Common Tragedies

Thoughts on Environmental Economics


Posted by Daniel Hall on April 1, 2008

I have been meaning to post on Marty Weitzman’s ideas about uncertainty and climate change economics, and Paul Klemperer at VoxEU gives me a good opening by writing about the topic today. He argues that uncertainty about the impacts should make us more concerned about climate change, not less:

Although greater uncertainty means climate change might be less bad than we fear – for example, an “iris” effect means increases in cloud cover may slow global warming – it also means it might be much worse. While the central predictions of climate change models are arguably not so much worse than many other difficult problems the world faces, the worst possibilities are far, far nastier.

This argument is a simplified version of the one that Weitzman presents in his paper on the economics of catastrophic climate change (most recent version here, discussed previously here and here).

I got to go hear Weitzman present on his paper a couple weeks back at a World Bank InfoShop event. This was a lot of fun and very informative. I think Weitzman’s paper is a little difficult to grasp when you read it,* but hearing him present it in person made it sound much simpler.

Weitzman’s main argument is that traditional benefit-cost analysis (BCA) can’t calculate the “optimal” amount of social action to take to diminish the risks of climate change, because the calculation is entirely dominated by low-probability, high-impact events, i.e., catastrophic climate change. The upshot is that we should worry less about what is likely to happen, but we should be much more concerned about the worst outcomes.

Weitzman argues that climate change has two key features that it impossible to conduct traditional benefit-cost analysis:

1. It is a problem with “structural uncertainty”

2. It is a problem that poses “unlimited downside disutility”

Weitzman argues that any problem that possesses these characteristics is not going to be amenable to conventional BCA.** In the context of climate change the first point basically means that there are “unknown unknowns” about the science of what will happen. The second point essentially implies that the very worst outcomes of climate change could include the (effective) extinction of life on Earth. This leads to a situation where the relatively unlikely but devastatingly costly outcomes are completely dominating the cost-benefit calculation.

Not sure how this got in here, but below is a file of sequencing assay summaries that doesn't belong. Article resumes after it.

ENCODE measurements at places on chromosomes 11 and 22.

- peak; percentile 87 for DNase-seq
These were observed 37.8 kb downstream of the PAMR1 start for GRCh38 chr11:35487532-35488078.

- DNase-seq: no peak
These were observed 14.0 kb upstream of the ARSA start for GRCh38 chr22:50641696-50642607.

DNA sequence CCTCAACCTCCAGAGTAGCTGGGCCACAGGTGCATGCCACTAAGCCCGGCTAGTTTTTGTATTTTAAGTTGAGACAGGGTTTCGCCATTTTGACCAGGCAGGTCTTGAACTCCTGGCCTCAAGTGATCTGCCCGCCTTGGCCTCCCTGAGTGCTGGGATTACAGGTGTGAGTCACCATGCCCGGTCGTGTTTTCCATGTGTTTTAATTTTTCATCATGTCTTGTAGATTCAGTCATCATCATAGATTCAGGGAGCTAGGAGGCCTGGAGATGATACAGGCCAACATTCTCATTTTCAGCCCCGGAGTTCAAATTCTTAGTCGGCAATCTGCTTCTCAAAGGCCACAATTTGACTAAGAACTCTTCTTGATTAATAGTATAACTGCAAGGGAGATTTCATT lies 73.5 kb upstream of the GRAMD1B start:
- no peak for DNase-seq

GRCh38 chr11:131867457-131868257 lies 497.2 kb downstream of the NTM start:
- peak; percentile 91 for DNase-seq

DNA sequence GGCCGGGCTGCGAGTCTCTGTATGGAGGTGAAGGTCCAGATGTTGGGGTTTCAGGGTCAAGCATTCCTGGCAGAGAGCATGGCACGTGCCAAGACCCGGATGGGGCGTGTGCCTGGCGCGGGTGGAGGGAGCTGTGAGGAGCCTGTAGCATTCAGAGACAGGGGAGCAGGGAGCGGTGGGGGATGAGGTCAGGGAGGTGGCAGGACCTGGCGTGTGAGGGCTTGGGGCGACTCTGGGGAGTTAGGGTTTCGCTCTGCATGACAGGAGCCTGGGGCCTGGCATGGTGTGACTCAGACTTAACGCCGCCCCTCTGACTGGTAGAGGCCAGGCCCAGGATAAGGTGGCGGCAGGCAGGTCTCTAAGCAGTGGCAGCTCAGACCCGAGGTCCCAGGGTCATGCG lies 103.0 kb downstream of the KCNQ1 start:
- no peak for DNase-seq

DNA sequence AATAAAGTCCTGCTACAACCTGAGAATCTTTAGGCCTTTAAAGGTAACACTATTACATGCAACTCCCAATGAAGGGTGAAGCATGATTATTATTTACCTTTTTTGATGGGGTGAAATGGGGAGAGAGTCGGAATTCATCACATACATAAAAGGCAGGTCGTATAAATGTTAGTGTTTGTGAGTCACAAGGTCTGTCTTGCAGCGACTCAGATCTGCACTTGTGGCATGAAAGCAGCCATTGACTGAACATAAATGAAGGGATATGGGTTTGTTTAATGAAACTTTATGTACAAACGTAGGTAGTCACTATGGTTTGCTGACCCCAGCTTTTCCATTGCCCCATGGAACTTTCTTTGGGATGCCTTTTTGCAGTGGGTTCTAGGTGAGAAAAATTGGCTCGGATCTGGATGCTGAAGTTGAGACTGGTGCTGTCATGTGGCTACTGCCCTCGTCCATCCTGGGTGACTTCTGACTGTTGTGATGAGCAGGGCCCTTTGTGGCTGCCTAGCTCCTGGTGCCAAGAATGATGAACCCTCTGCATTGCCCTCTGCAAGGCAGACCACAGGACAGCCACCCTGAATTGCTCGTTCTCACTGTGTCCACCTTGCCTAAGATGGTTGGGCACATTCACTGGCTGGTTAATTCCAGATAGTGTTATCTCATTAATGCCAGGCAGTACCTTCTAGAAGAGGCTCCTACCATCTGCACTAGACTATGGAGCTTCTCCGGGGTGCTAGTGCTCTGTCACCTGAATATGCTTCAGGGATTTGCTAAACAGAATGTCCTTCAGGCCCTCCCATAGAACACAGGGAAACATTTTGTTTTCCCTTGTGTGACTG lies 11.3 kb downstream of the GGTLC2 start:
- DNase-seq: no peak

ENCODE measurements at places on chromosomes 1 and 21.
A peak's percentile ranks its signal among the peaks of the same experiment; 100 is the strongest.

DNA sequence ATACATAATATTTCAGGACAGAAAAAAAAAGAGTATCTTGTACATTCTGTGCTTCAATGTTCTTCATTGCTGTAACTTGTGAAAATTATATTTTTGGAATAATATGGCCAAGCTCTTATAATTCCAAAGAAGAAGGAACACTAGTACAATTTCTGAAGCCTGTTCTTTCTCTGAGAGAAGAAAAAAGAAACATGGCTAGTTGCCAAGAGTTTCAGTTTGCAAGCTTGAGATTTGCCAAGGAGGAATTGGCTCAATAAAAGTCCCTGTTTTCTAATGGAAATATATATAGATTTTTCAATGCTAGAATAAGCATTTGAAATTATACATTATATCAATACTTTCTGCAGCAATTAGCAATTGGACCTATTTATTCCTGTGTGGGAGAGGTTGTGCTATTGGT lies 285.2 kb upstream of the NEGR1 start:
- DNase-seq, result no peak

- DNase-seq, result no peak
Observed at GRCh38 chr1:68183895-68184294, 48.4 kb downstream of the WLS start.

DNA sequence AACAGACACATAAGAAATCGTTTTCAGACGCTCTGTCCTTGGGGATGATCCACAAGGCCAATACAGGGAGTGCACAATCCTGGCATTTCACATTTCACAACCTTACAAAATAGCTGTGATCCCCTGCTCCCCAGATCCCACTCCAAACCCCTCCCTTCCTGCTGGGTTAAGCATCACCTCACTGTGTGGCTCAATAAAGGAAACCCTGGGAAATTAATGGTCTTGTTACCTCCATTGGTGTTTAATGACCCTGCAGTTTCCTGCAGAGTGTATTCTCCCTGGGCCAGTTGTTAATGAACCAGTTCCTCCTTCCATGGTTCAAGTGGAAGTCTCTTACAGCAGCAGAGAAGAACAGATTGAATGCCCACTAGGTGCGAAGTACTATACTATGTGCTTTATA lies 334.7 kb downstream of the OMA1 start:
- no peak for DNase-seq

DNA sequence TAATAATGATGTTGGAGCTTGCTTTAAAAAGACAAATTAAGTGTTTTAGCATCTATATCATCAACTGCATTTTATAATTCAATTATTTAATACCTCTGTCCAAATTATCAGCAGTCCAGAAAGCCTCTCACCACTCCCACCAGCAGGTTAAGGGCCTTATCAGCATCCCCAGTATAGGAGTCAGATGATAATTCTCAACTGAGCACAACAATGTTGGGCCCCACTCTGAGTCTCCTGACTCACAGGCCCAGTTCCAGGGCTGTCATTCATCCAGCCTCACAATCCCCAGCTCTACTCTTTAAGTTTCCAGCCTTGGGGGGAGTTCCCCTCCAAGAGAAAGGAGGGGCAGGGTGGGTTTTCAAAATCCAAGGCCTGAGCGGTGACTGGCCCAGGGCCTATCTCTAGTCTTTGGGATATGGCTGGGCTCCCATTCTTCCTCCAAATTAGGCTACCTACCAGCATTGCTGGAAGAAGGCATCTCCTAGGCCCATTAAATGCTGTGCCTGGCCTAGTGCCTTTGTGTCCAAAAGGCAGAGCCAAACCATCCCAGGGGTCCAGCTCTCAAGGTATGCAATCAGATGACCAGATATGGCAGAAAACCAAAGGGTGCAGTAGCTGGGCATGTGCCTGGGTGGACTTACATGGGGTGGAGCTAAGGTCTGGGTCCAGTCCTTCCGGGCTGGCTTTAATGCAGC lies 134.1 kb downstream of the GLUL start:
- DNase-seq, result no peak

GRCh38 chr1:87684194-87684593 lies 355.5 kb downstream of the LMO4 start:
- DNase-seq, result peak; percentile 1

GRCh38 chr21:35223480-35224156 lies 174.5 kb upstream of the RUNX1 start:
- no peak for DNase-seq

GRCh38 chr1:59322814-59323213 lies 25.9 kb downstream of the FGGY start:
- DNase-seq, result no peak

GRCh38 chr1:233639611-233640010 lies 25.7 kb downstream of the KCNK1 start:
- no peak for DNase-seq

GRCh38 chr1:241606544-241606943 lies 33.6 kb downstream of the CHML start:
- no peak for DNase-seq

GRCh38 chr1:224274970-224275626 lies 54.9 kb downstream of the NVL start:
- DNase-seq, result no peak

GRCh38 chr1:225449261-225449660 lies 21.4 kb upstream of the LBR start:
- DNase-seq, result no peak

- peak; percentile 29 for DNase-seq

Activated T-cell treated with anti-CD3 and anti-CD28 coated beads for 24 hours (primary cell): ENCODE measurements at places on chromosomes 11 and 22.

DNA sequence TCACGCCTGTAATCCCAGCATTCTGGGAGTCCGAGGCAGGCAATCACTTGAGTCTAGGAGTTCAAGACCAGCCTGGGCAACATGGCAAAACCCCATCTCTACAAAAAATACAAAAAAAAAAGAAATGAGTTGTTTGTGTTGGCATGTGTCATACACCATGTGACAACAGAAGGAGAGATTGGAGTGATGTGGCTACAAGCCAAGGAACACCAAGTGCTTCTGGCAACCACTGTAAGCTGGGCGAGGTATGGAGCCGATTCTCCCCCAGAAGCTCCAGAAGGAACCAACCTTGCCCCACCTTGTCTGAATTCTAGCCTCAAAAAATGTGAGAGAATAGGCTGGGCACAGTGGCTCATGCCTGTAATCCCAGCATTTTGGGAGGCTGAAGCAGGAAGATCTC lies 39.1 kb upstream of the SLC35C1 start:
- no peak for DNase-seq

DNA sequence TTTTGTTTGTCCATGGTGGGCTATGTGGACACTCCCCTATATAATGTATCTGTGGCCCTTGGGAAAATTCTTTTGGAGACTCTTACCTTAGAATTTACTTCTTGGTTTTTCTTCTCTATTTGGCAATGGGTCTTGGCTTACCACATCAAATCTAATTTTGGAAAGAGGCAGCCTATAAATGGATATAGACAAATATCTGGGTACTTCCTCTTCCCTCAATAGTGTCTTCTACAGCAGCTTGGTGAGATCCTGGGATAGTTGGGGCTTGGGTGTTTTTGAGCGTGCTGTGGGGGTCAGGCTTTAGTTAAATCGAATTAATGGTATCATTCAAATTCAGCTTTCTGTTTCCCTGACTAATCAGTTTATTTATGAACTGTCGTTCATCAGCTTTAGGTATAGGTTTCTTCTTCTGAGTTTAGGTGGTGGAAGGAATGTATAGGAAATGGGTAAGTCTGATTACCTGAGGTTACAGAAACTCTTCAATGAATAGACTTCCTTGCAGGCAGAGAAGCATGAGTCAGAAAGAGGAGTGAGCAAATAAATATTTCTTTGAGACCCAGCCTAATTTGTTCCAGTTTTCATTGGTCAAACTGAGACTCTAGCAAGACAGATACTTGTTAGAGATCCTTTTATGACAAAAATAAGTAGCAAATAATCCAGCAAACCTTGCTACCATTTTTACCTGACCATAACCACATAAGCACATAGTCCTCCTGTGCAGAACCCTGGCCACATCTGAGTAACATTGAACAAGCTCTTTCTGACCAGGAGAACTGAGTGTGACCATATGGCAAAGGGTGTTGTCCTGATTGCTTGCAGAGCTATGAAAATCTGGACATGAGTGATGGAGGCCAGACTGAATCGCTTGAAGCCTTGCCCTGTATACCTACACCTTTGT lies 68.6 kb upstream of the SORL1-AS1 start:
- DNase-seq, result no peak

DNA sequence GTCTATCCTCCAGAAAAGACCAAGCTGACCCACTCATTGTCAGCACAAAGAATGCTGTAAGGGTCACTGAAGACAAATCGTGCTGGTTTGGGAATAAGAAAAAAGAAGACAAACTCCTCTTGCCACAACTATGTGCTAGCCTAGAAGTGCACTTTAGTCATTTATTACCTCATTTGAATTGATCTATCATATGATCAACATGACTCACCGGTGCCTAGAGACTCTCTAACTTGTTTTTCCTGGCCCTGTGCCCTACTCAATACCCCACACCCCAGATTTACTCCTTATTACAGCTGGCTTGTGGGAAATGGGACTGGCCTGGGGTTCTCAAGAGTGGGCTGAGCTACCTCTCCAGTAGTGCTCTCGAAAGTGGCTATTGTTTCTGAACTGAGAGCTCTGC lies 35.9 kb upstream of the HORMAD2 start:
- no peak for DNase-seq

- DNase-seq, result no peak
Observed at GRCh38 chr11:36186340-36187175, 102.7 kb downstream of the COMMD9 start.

For readers who like to think in ‘graphs’ I found the following mental exercise helpful for getting a grasp on the intuition: Imagine a probability distribution with climate change outcomes — perhaps temperature change — running along the horizontal axis. Very far out on the right are the highest (and most catastrophic) levels of change; they are also very unlikely. Now imagine a second plot that uses the same horizontal axis (temperature change in this case) and plots the ‘disutility’ from any given level of change. At very low levels the disutility is very low*** but it goes up faster and faster (exponentially) at higher levels (out on the right side). The ‘expected impact’ from any level of change is essentially the probability of a given outcome multiplied by its cost. Note that if the curve of damages is rising faster than the curve of probability is falling off then every step you take further out is getting more costly in expected terms. The calculation becomes impossible because it just runs off towards infinity. This is essentially the situation that Weitzman claims we are in: the ‘structural uncertainty’ of the problem (we don’t know what the probabilities are and we don’t even know what distribution to use) means the tails of the probability distribution are not going down fast enough to get rid of our concern about the ‘unlimited downside disutility’.

This is scary partially because it implies we don’t know what risks we are running — is it a 1% chance of catastrophe? 0.1%? One-in-a-million? Even this might be higher than most people would feel comfortable with if we’re talking about extinction.

But this is also where the paper frustrates many people, because it doesn’t tell us what to do in response. It highlights the inadequacy of traditional benefit-cost analysis, but doesn’t suggest what should replace it. Suppose we could cut the chance of catastrophe from 1% to 0.5%. If we are literally talking about extinction here then I suspect almost everyone will think it is worth spending a very great deal indeed — nearly all global resources in fact — in order to cut the odds in half. And the same logic would apply if we were talking about taking the odds from 0.5% to 0.1%, or from one-in-a-thousand to one-in-a-million, because when you are talking about preventing the ultimate disaster then paying almost any price will look like a good deal. But since the whole point is that we don’t know what the risks are and we don’t know how to quantify them then we will never know what buying more insurance is getting us and that is very frustrating.